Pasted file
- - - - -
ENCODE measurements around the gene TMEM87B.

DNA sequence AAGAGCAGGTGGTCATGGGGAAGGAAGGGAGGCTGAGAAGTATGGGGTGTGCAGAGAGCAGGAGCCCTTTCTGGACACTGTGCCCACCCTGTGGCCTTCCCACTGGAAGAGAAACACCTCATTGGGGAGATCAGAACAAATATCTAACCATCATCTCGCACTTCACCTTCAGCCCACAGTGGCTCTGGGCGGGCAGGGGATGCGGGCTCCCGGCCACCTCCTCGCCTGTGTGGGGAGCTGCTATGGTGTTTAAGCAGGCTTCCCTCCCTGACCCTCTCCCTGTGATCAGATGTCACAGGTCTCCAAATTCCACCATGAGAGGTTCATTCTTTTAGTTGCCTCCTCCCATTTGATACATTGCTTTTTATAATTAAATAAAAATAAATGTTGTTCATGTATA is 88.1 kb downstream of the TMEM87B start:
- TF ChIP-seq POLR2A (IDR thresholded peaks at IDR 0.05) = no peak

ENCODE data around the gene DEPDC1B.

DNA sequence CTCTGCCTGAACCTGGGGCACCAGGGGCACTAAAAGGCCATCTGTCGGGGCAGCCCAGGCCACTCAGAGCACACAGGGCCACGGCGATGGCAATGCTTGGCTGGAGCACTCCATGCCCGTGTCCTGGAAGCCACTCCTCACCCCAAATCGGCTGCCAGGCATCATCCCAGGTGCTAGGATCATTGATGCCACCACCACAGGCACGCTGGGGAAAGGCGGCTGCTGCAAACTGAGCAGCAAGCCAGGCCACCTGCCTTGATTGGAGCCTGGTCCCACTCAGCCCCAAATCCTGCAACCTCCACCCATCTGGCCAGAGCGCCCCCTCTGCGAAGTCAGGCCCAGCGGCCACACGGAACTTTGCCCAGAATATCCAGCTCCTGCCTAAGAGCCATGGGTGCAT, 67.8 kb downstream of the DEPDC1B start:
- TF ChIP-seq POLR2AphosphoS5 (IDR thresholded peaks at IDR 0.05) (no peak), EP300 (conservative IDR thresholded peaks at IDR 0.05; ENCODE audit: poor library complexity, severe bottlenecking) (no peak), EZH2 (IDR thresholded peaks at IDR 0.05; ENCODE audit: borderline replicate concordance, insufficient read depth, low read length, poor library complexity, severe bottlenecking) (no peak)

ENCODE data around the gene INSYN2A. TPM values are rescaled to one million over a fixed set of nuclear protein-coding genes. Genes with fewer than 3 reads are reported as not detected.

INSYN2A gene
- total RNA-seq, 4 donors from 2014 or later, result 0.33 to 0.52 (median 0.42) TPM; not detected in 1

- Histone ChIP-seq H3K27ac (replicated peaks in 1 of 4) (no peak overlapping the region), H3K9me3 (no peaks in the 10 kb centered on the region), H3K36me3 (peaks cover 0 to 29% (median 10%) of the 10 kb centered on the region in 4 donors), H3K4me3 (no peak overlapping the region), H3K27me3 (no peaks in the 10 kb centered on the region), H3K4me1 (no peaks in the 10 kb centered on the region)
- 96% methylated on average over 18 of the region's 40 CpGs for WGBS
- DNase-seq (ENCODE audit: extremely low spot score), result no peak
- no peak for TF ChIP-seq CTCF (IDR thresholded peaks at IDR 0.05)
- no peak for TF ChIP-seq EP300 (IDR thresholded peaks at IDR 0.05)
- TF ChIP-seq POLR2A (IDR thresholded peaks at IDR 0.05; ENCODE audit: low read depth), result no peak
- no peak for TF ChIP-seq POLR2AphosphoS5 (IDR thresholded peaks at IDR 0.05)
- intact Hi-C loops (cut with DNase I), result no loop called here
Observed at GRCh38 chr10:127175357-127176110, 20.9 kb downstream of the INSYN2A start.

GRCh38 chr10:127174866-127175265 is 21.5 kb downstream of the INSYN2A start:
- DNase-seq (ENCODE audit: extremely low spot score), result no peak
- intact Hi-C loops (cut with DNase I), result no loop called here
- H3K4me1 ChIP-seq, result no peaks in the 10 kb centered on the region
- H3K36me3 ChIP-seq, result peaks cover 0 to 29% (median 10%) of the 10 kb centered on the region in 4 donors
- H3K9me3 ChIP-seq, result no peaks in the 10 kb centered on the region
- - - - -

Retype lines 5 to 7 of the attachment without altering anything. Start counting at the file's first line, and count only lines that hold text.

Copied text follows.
DNA sequence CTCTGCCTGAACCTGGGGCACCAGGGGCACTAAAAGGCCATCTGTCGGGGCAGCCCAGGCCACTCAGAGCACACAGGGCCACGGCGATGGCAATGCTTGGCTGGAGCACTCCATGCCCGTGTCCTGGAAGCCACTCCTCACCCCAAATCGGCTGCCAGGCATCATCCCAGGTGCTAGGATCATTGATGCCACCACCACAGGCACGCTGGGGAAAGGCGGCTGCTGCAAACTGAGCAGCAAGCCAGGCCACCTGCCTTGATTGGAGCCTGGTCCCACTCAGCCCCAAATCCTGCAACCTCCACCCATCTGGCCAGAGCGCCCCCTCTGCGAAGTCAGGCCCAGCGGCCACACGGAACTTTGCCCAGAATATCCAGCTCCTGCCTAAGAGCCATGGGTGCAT, 67.8 kb downstream of the DEPDC1B start:
- TF ChIP-seq POLR2AphosphoS5 (IDR thresholded peaks at IDR 0.05) (no peak), EP300 (conservative IDR thresholded peaks at IDR 0.05; ENCODE audit: poor library complexity, severe bottlenecking) (no peak), EZH2 (IDR thresholded peaks at IDR 0.05; ENCODE audit: borderline replicate concordance, insufficient read depth, low read length, poor library complexity, severe bottlenecking) (no peak)

ENCODE data around the gene INSYN2A. TPM values are rescaled to one million over a fixed set of nuclear protein-coding genes. Genes with fewer than 3 reads are reported as not detected.